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Maternal concern and perceptions of overweight in Australian preschool-aged children

Campbell, Michele W-C, Williams, Joanne, Hampton, Anne and Wake, Melissa 2006, Maternal concern and perceptions of overweight in Australian preschool-aged children, Medical journal of Australia, vol. 184, no. 6, pp. 274-277.

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Title Maternal concern and perceptions of overweight in Australian preschool-aged children
Author(s) Campbell, Michele W-C
Williams, JoanneORCID iD for Williams, Joanne orcid.org/0000-0002-5633-1592
Hampton, Anne
Wake, Melissa
Journal name Medical journal of Australia
Volume number 184
Issue number 6
Start page 274
End page 277
Total pages 4
Publisher MJA Group
Place of publication Sydney, N.S.W.
Publication date 2006-03-20
ISSN 0025-729X
Keyword(s) adult
body mass index
child, preschool
cohort studies
Cross-Sectional Studies
Fathers
Female
Health Knowledge, Attitudes, Practice
Health Surveys
Humans
Male
Mothers
Obesity
Overweight
Prevalence
Sex Distribution
Social Perception
Victoria
Summary OBJECTIVE: To assess maternal concern about overweight in Australian preschool-aged children and factors predicting maternal concern about children's current and future weight status. DESIGN: Cross-sectional survey of child's body mass index and parent questionnaire. SETTING: Metropolitan Melbourne, Victoria, 2002. PARTICIPANTS: A community-based cohort of 324 4-year-old children and their parents. MAIN OUTCOME MEASURES: Mothers' reports of concern about the child's current and future weight status, and perceptions of the child's weight, diet and activity relative to their peers were compared with the child's measured weight status, and parent and child characteristics. RESULTS: The prevalence of overweight or obesity was 19%, but only 5% of mothers indicated concern about their child being currently overweight, while 16% worried their child would become overweight. Over 70% of mothers of overweight children saw them as being of similar weight to their peers. Most mothers saw their children as being equally or more active than other children and having a diet at least as healthy as their peers. Overweight daughters were more likely to elicit maternal concern about current weight than overweight sons (relative risk, 4.6; 95% CI, 1.1-19.8). Mothers were more likely to worry about their child's potential for future overweight if they or the child's father were overweight. CONCLUSIONS: Despite mounting public concern about childhood obesity in Australia, most mothers surveyed were not concerned about their child's weight, and many mothers did not perceive their overweight children as different from their peers. This may have implications for interventions that rely on acknowledgement of child overweight as a first step to change.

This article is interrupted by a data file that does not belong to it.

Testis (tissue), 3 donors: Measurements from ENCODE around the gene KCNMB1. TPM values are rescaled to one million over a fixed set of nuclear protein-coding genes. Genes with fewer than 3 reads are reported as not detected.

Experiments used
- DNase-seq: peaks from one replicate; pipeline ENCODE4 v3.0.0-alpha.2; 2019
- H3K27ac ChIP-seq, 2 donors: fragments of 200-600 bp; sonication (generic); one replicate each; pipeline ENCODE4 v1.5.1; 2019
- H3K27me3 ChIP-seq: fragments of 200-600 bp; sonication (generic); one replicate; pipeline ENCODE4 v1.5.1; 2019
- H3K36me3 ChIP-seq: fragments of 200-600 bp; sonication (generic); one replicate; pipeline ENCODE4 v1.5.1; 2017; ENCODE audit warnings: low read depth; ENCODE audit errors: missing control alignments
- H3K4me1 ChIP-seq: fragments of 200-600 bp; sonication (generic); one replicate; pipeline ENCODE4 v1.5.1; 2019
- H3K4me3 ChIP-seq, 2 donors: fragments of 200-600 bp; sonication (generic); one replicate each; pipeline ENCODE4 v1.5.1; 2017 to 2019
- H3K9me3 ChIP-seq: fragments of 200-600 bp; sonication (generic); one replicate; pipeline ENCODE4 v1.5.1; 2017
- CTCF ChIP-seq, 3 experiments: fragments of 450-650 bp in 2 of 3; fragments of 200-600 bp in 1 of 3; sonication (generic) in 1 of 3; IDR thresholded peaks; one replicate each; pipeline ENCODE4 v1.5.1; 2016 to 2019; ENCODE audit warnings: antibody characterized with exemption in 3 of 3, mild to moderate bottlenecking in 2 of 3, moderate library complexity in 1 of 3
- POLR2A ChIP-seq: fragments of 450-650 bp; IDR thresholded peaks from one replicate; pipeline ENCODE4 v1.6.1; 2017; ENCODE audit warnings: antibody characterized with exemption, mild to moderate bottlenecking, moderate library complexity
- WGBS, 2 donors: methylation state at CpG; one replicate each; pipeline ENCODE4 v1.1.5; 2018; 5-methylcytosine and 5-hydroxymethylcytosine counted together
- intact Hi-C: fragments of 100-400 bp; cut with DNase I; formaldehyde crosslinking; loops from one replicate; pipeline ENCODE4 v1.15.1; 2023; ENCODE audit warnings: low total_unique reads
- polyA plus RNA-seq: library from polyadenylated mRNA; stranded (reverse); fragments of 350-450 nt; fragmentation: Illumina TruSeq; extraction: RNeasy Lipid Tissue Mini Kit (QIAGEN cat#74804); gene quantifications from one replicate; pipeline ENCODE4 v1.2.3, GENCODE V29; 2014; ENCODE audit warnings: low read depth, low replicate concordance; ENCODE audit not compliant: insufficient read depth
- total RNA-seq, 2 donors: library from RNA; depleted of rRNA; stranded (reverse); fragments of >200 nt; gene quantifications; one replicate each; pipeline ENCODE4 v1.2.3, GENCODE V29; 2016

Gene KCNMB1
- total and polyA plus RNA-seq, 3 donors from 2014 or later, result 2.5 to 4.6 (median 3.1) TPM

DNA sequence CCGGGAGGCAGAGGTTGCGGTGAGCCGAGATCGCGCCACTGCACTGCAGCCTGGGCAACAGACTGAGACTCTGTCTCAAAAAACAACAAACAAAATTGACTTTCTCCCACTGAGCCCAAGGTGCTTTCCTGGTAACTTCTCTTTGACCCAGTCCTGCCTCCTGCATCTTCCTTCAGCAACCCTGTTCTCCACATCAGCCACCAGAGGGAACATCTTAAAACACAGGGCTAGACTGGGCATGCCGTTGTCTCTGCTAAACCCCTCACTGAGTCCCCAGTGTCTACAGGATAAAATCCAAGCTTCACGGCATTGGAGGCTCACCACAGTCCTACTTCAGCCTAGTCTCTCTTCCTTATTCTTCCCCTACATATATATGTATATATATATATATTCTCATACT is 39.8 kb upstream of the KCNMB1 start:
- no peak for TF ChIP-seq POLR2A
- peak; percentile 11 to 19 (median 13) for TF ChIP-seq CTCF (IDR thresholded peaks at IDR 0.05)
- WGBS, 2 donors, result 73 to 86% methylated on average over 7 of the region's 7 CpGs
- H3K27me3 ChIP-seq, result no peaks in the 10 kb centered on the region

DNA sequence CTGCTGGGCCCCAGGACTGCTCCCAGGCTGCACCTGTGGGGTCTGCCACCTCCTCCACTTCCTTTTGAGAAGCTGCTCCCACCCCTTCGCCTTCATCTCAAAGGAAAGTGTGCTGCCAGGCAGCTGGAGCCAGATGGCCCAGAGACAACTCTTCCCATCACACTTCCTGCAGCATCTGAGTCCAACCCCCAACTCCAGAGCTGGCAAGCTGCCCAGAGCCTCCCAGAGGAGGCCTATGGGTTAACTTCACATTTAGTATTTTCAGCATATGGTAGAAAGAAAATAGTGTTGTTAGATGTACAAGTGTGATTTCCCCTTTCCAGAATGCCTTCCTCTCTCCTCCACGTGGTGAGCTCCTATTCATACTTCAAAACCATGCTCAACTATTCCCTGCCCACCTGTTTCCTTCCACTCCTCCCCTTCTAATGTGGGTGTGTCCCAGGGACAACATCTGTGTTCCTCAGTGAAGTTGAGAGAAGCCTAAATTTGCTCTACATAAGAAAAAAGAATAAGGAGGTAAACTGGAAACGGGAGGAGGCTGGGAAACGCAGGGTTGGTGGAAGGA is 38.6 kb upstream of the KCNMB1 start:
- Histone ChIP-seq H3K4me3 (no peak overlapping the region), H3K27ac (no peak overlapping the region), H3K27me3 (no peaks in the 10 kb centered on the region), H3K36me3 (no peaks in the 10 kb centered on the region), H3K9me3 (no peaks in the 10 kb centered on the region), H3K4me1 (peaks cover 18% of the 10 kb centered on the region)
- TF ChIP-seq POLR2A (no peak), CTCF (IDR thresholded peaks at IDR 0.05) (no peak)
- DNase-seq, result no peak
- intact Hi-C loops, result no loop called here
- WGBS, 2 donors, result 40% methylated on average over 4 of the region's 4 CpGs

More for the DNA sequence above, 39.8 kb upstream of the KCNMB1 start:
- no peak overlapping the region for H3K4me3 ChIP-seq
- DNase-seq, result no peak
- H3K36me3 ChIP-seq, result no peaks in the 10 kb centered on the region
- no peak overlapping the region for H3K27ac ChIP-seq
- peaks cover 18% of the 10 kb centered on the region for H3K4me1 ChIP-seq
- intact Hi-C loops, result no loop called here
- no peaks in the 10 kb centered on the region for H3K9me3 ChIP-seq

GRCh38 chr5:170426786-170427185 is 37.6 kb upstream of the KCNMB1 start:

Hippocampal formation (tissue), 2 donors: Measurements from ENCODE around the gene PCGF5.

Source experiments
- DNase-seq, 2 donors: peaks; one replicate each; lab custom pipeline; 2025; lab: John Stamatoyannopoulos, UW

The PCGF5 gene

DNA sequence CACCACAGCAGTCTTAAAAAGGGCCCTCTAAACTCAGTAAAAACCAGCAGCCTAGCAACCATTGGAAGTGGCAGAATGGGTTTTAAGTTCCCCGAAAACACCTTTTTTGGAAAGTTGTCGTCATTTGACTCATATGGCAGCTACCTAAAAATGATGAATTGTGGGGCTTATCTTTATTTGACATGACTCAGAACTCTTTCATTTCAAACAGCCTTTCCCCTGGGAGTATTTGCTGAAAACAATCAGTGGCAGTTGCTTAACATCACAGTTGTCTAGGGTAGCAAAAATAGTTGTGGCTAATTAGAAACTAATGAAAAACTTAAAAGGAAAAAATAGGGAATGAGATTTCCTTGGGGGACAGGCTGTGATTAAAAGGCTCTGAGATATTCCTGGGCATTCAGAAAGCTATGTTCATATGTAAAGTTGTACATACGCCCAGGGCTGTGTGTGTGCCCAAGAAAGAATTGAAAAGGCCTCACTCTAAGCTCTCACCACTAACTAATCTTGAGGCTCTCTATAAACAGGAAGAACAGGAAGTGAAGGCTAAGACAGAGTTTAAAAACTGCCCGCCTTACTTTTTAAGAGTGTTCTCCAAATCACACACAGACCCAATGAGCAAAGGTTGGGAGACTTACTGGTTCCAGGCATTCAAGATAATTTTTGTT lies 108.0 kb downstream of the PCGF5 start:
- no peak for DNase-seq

Language eng
Field of Research 1117 Public Health And Health Services
1103 Clinical Sciences
Socio Economic Objective 920501 Child Health
HERDC Research category C1.1 Refereed article in a scholarly journal
Copyright notice ©2006, Medical Journal of Australia
Persistent URL http://hdl.handle.net/10536/DRO/DU:30077681

Document type: Journal Article
Collections: School of Health and Social Development
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